Hallaulja!!!!!!!!! Haha all the Packer fans in MN are going to help pay for it HAHAHAHA!!! I freaking love it!!!! Listen to Contra bitchin!!! I love it

  27. jayniner says: Feb 17, 2012 6:58 PM

    L.A. Vikings didn’t sound right anyway…

  28. cosmoman11 says: Feb 17, 2012 7:04 PM

    I see no mention of where the state and city money is coming from. I’m guessing they want to avoid talking about new taxes, that will have to be voted on by the public, who will vote it down. Which is why it will never be more than a “preliminary” agreement.

  29. backindasaddle says: Feb 17, 2012 7:05 PM

    contra74 says:
    Feb 17, 2012 6:35 PM
    backindasaddle says:
    Feb 17, 2012 6:20 PM
    When the Krafts built the Patriots Stadium 10 years ago it cost approximately $ 400 million…total. It’s a very nice stadium, it was privately financed and the taxpayers didn’t have to pay for it. THAT is the way it SHOULD be. Why are the cost estimates on this Vikings stadium 3 times that and why are the taxpayer get fleecing for 2/3 the cost?
    —————
    I will give a hint – would you rather pay gas prices 10 years ago or gas prices today? What was the cost of airfare 10 years ago versus today? Costs go up over time regardless of what it is.
    **********************************************************************
    Guess what ‘contr74′???…..I’m a construction executive. I sell and do cost estimating. I assure you that the cost of construction has not TRIPLED in 10 years. In fact, it may even be cheaper now because prices are being driven down because of the Obamaconomy. There’s far less work to go around now than there was 10 years ago. But thanks anyway for the “hint”.

  30. southcakpanther says: Feb 17, 2012 7:14 PM

    Too bad stadiums can’t be privately financed… Oh yeah, my Panthers did that with BofA Stadium. Why don’t you Viking fans pony up like us Panther fans did 17 years ago.

  31. NoHomeTeam says: Feb 17, 2012 7:36 PM

    domezo says: “for those who say why the state, county and the tax payer have to pay for it? because they all benefit from it. couple years after the stadium pays for its self the state will still be collecting money from . . .”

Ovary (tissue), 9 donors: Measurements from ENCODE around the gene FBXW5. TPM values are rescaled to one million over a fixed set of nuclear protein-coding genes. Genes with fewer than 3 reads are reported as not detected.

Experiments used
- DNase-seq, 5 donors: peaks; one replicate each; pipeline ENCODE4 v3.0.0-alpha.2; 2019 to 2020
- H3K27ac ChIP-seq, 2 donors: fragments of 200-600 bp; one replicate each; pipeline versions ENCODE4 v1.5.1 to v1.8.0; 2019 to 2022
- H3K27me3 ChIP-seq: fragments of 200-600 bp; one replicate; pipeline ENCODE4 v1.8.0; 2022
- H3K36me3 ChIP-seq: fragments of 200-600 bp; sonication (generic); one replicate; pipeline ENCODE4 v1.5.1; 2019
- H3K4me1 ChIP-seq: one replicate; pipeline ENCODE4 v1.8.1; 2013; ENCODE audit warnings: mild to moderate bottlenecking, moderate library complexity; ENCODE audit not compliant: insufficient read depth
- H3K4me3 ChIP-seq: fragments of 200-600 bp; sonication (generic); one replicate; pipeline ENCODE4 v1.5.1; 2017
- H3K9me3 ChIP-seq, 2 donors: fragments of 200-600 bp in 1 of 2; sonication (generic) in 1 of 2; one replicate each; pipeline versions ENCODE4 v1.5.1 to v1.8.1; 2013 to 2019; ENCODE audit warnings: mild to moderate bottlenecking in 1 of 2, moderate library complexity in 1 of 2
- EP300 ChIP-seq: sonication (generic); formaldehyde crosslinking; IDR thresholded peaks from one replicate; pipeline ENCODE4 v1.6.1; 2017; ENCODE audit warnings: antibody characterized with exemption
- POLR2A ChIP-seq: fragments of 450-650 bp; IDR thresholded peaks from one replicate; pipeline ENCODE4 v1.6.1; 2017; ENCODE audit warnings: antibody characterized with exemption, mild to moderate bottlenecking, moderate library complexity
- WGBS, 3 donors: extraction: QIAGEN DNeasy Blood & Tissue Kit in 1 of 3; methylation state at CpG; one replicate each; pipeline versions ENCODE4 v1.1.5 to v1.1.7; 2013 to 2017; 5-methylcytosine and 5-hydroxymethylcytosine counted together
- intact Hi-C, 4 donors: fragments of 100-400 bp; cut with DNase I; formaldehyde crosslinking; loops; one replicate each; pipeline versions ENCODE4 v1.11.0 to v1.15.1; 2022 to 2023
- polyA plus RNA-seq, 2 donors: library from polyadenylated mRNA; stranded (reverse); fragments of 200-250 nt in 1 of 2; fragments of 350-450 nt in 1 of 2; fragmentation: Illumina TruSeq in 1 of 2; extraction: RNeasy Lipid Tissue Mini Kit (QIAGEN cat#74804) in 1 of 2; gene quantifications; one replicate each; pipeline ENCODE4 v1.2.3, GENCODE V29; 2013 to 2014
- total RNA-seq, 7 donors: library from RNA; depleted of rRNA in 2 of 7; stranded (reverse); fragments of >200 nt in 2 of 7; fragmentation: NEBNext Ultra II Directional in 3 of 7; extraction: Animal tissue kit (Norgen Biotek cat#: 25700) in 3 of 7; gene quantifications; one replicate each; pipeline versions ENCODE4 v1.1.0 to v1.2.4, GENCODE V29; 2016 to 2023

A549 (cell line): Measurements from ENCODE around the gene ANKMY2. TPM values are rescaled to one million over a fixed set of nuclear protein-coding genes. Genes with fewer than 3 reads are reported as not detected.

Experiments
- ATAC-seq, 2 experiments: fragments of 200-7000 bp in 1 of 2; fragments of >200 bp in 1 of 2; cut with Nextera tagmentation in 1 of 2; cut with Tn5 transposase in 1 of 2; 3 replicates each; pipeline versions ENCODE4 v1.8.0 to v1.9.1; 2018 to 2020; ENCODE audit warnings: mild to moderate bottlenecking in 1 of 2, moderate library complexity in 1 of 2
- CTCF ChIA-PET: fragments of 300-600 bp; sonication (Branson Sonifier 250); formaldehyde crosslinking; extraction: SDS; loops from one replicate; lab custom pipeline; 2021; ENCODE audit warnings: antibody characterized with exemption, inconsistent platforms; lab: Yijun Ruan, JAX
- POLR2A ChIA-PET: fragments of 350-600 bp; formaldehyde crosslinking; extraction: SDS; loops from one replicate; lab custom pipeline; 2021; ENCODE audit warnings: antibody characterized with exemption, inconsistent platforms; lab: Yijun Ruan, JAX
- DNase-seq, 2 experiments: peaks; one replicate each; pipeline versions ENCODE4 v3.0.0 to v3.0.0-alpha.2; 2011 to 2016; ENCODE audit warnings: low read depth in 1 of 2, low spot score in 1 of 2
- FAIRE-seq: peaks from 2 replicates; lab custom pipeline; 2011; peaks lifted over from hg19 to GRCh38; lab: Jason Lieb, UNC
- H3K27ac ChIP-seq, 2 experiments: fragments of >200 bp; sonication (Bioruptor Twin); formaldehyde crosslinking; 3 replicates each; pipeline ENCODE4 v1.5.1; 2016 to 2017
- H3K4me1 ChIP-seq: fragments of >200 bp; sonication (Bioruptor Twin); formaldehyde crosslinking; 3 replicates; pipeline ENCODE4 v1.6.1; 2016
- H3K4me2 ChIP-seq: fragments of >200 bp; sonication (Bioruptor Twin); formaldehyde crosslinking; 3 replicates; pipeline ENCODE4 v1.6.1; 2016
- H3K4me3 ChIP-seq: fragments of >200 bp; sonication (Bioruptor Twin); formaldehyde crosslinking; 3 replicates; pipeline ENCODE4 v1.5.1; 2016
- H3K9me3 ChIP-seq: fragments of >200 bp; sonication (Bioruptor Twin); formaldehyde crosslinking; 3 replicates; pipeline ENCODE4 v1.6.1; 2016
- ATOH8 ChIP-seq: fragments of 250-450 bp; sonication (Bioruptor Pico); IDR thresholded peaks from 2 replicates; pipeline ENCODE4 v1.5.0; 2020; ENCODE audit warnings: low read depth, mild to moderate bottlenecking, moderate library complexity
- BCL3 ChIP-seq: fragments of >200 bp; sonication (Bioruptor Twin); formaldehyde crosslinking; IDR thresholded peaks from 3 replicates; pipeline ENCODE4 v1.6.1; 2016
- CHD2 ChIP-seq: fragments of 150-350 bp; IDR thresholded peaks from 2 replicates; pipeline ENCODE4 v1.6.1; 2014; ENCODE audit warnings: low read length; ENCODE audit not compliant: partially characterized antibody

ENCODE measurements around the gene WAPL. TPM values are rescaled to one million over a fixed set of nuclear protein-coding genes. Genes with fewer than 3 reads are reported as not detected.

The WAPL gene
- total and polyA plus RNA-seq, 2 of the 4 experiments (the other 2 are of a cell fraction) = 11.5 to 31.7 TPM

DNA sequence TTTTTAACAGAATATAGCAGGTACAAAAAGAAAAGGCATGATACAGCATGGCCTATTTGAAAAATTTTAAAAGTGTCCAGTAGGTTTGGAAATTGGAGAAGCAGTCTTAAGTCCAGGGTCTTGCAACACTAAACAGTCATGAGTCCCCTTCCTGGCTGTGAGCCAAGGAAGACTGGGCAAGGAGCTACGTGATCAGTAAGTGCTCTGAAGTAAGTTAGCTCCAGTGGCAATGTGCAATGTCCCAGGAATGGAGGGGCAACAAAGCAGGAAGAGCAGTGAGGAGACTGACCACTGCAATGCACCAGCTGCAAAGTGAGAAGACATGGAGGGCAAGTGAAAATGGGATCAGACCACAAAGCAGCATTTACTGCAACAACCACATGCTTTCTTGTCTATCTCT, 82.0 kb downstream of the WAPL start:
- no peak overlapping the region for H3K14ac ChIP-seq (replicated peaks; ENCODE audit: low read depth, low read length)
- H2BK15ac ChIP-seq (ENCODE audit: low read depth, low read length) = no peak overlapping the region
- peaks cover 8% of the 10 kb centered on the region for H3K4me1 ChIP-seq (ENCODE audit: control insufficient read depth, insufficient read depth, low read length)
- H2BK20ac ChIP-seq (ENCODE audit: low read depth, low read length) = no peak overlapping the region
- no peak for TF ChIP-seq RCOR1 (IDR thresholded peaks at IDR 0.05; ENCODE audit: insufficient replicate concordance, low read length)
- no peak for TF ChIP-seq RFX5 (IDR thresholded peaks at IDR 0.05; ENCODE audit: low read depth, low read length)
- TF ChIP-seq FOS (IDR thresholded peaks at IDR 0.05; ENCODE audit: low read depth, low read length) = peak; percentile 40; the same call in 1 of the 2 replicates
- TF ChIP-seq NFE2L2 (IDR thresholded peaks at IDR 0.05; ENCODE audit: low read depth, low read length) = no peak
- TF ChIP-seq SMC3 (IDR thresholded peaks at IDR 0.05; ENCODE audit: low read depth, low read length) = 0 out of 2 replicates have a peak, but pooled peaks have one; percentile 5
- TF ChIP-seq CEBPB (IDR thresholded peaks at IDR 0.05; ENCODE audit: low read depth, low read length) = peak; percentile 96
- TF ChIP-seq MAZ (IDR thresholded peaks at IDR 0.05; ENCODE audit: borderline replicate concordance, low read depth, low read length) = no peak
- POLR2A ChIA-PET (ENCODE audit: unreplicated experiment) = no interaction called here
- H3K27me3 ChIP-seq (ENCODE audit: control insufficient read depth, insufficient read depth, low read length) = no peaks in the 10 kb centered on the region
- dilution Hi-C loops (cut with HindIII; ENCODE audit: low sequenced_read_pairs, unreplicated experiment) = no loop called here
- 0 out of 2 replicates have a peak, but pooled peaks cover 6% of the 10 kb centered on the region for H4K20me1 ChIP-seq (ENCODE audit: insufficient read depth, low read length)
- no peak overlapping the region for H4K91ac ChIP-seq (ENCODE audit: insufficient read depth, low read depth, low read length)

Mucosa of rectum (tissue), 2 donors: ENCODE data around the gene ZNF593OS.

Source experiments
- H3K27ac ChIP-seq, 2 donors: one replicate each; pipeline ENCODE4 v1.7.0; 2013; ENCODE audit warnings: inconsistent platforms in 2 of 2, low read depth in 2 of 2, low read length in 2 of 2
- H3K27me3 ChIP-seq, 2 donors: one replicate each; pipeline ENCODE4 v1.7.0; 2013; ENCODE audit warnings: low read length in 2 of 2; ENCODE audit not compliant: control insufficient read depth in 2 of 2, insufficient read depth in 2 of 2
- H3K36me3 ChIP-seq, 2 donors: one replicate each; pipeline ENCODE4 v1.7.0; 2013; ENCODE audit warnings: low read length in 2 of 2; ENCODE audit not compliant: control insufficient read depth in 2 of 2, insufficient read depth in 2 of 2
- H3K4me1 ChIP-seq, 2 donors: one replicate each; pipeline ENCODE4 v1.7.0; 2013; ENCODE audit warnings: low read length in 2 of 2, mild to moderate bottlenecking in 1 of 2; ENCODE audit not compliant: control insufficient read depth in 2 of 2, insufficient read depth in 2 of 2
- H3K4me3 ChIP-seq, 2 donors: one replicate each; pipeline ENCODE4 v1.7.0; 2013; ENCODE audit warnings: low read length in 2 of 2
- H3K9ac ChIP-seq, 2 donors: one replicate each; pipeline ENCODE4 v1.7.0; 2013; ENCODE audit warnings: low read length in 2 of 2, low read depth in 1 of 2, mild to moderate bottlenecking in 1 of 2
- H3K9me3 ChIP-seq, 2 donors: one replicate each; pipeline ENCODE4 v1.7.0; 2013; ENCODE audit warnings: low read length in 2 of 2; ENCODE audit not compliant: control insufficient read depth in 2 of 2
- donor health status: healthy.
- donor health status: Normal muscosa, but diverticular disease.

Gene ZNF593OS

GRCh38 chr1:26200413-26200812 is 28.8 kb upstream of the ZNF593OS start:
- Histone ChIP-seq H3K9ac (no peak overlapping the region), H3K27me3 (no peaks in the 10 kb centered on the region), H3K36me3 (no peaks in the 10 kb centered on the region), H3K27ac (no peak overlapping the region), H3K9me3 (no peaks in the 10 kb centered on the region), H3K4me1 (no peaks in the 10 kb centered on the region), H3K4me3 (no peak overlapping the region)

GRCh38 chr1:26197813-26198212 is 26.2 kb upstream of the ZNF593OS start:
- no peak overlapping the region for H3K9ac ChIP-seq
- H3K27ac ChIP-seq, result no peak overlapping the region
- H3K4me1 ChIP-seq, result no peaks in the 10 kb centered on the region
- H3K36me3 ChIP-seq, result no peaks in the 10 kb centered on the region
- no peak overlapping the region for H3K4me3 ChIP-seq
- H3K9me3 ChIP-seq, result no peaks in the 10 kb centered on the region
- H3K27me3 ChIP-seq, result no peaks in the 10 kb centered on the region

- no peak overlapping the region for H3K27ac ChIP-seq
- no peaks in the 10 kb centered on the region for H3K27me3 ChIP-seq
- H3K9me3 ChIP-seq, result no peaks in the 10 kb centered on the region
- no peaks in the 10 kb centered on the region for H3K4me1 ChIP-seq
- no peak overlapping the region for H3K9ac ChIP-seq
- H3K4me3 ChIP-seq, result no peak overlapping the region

. . . and there’s the flaw: you are assuming that the stadium will actually pay for itself through recovered taxes and fees over its useful life. I’m not altogether certain that’s an accurate assumption. It seems more likely that the primary tenant of said building will again “need” a new venue before the debt on the “old” building can be retired, thus leaving the state with a rather large, pale elephant on its hands.

  32. tombradysponytail says: Feb 17, 2012 7:48 PM

    In fact, the only difference between last year’s “deal” and this year’s “deal” at Arden Hills is that legislative leaders have given it their blessing.

    —-

    There’s one other big difference. The Arden Hills site would have been a beautiful stadium that would have likely generated a LOT of development AND taken care of a superfund site. Whereas, Metrodump 2.0 will do none of that.

  33. edenprairieballer says: Feb 17, 2012 7:53 PM

    I am glad the stadium will stay in Minneapolis. Arden Hills would have been lame.

  34. southcakpanther says: Feb 17, 2012 8:06 PM

    PSLs = No public financing

  35. buffaloviking says: Feb 17, 2012 8:17 PM

    Realitypolice—- your next post will be. Damn my taxes are high. Maybe the Vikes should have stayed. I won’t be spending time in Minnesota anymore. Timberpupps and the Twinks aren’t going to get it done.

  36. detroitcityryda says: Feb 17, 2012 8:20 PM

    the purples are staying yayyyy phuk jarred Allen though

  37. theytukrjobs says: Feb 17, 2012 8:26 PM

    Economic studies show that stadiums have a negligible effect one way or the other. $728 million, most of which is tied up in user fees directly related to the stadium, spread across 30 years is absolute chump change on a state wide level after you subtract out the state income that will otherwise go away.

    Basically it comes down to whether or not we want the NFL in town. The State would build and own this facility, while the Vikings lease it out. People ignore the fact that the State will get to hold a lot of other events in the facility and profit from them.

    The Vikings aren’t going to pay for the whole thing. Even if they did, they’d then be charging the State for tournaments and keeping all the revenue from the events, which basically means we won’t “save” $728 mil if they do pay for it all.

    By the State paying for this, it makes possible the usage of user fees, bonds, and other advantages that the Vikings would not have on their own. This is a sensible partnership. There is a reason that most stadiums are built in this way in other states, not just ours.

    Building the Gophers a stadium for them to half fill rather than playing where the Vikings play was stupid. This is smart and good for the state.

  38. contra74 says: Feb 17, 2012 8:43 PM

    dtrb10 says:
    Feb 17, 2012 6:57 PM
    Hallaulja!!!!!!!!! Haha all the Packer fans in MN are going to help pay for it HAHAHAHA!!! I freaking love it!!!! Listen to Contra bitchin!!! I love it
    ———-